PORT ORFORD —“Finding My Voice with Words & Pictures,” a show of 13 new sculptures by Port Orford artist Janet Pretti, plus a new book designed and written by the artist, will be on display at the Hawthorne Gallery starting Saturday, July 25, and continuing through the end of 2020.
The public is invited to a reception which is part of the general Art Walk (with masks and social distancing) that afternoon from 2-6 p.m. The Hawthorne Gallery is located at 517 Jefferson St., on U.S. Highway 101 right next to Battle Rock, adjacent to the Hawthorne’s Redfish Restaurant.
As befits an educator — Pretti recently retired from her role of Dean of the Curry Campus of Southwestern Oregon Community College in Brookings where she helped coordinate the construction of a 25,000 square-foort facility, organize the yearly writing conference in Gold Beach, and oversee the entire teaching program — she has fashioned a beautifully written and illustrated book which illuminates the process whereby she spent the last five years bringing these 13 sculptures to life in bronze, wood, found objects and painted words.
I recently went down to visit Pretti’s studio in the basement of the home on Garrison Lake in Port Orford, which she has shared for 32 years with her husband Lonnie Pretti, a retired commercial fisherman whom she describes in her book as having enriched her life with “at least one good bellylaugh a day.” While in her studio, I discovered that the figure in “Finding My Voice” is removable, and when I removed it I was able to see more clearly the 33 steps involved in creating a Janet Pretti sculpture.
I took a photo (above). How to make a Janet Pretti sculpture, the steps:
1. Start at the center, the core of your being, and decide what Question you wish to address. Then spiral outward. 2. Name it. 3. Wonder. 4. Ask why 5. Imagine 6. Research. 7. Write 8. Explore possibilities 9.Narrow the focus 10. Os it worth pursuing? 11. Write 12. Connect the dots .... 13. Learn 14. AHA! 15. Unravel the contradictions 16. Dig deeper 17. Write 18. Cull (all this is PRIOR to the actual physical creation of the sculpture. Sometimes this takes YEARS! Now the sculpting begins:) 19. Act 20. Bend wire 21. Add wax 22. Mouth or no mouth? 23. Cast 24. Chase and patina 25. Write 26. What are the arms doing? 27. Laminate and carve 28. Write 29. Where are they? (the bronze torsos and wooden arms of the figures are complete. The players are ready to strut and fret their hour upon the stage. What is the stageset? What is the play?) 30. Base (the stage is set, with backdrops and props) 31. Paint 32. Final adjustments 33. (note that this word is turned OUTWARD, towards US, the public. This is what Pretti thinks of as the POLITICAL aspect of her art): Share.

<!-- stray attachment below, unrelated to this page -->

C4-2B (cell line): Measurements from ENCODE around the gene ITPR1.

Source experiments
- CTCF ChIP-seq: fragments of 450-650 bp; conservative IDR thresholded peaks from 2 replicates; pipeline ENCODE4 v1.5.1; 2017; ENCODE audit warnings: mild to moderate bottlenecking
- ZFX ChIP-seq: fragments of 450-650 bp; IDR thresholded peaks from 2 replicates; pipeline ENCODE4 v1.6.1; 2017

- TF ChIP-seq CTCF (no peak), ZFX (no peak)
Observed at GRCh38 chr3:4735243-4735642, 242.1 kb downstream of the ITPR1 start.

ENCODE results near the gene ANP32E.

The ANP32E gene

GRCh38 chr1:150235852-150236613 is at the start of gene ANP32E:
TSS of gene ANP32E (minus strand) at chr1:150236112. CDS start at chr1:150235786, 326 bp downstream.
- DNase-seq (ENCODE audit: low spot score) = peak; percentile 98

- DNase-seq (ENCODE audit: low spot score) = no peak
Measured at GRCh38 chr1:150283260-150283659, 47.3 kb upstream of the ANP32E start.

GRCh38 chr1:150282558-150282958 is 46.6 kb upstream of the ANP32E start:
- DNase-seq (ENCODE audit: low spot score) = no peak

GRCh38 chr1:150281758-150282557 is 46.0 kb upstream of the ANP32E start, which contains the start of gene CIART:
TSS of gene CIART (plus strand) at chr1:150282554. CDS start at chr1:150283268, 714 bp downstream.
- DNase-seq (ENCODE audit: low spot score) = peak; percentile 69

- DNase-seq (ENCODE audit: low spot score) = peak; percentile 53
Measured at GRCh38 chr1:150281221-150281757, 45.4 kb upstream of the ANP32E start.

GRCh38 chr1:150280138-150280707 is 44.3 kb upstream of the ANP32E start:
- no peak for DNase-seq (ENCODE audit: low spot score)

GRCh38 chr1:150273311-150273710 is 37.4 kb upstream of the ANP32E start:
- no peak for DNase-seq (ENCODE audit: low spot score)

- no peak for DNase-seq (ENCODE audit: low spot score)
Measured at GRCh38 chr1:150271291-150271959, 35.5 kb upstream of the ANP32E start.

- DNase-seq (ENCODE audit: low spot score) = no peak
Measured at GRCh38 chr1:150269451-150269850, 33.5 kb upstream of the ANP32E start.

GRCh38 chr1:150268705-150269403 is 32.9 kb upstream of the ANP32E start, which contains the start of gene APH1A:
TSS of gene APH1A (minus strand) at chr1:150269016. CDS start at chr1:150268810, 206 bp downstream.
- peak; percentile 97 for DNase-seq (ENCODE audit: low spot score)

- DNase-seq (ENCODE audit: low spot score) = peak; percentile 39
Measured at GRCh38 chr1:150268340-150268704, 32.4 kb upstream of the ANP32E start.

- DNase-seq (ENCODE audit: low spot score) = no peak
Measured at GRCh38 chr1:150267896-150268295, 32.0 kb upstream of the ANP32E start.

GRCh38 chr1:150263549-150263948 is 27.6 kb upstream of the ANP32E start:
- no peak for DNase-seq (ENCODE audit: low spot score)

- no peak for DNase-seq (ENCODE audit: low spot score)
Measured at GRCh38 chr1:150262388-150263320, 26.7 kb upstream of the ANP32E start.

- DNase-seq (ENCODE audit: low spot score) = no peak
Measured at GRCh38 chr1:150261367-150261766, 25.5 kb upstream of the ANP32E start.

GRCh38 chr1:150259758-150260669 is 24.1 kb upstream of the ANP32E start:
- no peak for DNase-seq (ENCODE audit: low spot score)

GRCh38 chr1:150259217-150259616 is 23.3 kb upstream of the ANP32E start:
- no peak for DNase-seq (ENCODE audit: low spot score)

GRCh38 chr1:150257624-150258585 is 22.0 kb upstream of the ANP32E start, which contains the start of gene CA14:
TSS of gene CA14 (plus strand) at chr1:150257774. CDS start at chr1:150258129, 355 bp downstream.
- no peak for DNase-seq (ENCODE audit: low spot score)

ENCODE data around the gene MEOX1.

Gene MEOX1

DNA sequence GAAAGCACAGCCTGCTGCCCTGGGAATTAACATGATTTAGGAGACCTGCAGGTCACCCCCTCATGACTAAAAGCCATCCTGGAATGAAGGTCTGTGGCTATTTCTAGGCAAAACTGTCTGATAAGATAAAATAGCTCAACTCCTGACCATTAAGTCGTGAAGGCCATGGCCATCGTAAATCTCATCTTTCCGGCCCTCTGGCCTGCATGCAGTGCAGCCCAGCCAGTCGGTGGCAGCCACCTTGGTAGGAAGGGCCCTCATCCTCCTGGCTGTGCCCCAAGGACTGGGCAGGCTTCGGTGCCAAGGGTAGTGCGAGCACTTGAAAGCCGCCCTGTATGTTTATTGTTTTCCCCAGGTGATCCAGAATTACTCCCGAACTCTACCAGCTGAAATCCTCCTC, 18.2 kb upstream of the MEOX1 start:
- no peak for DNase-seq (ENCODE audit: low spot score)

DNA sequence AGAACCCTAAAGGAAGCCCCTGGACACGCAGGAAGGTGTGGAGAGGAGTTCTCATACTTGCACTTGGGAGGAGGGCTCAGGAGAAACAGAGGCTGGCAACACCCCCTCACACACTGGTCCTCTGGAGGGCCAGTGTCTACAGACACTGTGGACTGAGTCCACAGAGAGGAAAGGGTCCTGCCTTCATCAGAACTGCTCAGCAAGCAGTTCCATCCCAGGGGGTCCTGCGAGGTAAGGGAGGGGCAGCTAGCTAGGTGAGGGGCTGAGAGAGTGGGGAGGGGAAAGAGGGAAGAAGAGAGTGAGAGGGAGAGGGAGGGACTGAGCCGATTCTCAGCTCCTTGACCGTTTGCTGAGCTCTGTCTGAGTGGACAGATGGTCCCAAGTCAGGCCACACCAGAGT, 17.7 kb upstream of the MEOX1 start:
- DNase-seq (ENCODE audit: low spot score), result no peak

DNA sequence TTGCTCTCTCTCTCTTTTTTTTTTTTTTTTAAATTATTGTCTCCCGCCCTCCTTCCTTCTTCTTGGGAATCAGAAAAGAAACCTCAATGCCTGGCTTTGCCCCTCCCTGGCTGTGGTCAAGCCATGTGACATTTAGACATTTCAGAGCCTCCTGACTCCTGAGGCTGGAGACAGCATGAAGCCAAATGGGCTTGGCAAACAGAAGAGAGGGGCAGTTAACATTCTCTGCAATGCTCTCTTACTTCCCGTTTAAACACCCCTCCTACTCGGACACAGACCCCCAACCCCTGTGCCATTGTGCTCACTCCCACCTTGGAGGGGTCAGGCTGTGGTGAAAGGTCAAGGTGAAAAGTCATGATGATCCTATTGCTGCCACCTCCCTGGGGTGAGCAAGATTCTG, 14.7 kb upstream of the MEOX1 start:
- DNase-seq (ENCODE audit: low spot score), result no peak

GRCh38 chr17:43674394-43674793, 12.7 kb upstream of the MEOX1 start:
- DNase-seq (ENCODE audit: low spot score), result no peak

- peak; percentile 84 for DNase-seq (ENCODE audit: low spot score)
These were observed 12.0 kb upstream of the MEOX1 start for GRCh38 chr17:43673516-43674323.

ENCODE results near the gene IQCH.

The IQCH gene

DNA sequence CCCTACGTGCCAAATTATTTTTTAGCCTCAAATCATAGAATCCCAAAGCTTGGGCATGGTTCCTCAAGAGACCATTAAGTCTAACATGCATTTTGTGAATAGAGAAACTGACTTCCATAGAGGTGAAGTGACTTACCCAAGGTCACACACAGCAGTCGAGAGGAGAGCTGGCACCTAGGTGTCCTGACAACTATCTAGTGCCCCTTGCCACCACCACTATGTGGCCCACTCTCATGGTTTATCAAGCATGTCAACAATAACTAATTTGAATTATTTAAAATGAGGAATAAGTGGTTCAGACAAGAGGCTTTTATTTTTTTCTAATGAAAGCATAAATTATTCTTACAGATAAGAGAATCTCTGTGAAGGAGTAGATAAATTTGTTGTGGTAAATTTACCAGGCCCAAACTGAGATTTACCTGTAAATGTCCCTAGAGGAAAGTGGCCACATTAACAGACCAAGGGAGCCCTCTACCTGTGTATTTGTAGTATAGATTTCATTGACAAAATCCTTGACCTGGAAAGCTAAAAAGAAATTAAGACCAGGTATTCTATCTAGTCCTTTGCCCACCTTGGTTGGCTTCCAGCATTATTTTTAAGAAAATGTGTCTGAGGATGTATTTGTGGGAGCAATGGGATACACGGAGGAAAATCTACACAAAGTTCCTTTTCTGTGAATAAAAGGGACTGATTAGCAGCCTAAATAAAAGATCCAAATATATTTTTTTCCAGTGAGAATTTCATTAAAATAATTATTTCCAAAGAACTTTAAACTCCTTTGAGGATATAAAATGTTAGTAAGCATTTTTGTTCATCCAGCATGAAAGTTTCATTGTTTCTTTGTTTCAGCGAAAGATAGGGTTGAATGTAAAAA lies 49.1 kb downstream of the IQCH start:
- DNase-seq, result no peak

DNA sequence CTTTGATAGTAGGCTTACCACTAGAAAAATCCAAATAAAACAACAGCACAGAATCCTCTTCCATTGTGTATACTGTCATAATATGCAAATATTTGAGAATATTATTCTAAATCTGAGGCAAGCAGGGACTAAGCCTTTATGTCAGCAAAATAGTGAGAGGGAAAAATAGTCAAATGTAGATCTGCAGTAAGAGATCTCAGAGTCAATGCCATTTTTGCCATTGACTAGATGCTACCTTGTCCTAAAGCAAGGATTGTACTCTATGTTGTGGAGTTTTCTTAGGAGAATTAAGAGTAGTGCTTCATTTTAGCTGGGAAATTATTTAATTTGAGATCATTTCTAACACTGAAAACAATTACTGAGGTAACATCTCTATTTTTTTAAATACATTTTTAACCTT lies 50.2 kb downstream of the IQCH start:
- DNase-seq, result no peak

Some of the questions Pretti has set herself in these 13 new works include “What Have we Done?; “Puberty”); “The Future”; “Cages”; and “The Blame Game.”
Pretti’s willingness to “dig deeper,” “wonder.” “imagine” and “write” about the questions that enliven her work stem from her conviction that we are moving from the “Age of Information” (engendered by the marvelous possibilities offered by Dr. Google who has brought the world to our fingertips) to what she likes to call “The Age of Meaning.”
When I went down to her studio and then spent several days carefully reading her wonderful little book, I felt like it was the most meaningful art exhibit I had encountered in our neck of the woods in a long time, and wanted to share it with all of you. And not all the news is grim. Pretti’s “Aging in Place” is a very dear testimony to matrimony, and her “Joy” celebrates her passionate commitment to education, and her delight in having been able to assist the Curry Campus of Southwestern Oregon Community College.
On the page about “Joy” Pretti writes:
“One day, on the way to work, I drove by a family parked at an overlook, just as a child leaped into the air, shouting and pointing. I knew without a doubt that she had seen a whale spouting for the first time. The day before a campus project had had a major setback. It was the split second image of her pure joy, discovery and wonder that inspired me to forge ahead through all the construction issues and the unexpected conflicts and chaos that its transformative change brought after opening. For the next five years I felt a rush of joy every time I rounded the corner into the parking lot and saw the campus ahead. As I prepared for retirement, I wanted a reminder of that improbable journey.”
In this difficult and troubled year, here is a show to lift your spirits. It will be there through December. I hope many of you get down to see it!